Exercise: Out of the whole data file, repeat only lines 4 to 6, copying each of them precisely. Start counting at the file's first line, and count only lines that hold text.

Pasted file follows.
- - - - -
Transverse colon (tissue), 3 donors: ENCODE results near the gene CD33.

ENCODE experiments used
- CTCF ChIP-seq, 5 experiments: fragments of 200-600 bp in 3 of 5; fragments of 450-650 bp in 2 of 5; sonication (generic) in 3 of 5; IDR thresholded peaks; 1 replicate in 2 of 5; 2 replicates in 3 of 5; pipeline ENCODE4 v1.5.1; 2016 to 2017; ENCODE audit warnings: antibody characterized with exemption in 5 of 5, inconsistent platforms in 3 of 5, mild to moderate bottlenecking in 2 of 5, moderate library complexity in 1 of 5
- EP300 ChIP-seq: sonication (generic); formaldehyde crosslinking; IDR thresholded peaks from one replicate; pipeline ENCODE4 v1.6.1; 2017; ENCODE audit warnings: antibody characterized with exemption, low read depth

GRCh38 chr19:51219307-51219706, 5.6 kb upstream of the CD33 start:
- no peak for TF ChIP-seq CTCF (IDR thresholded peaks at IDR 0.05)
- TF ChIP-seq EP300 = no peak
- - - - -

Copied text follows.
- EP300 ChIP-seq: sonication (generic); formaldehyde crosslinking; IDR thresholded peaks from one replicate; pipeline ENCODE4 v1.6.1; 2017; ENCODE audit warnings: antibody characterized with exemption, low read depth

GRCh38 chr19:51219307-51219706, 5.6 kb upstream of the CD33 start:
- no peak for TF ChIP-seq CTCF (IDR thresholded peaks at IDR 0.05)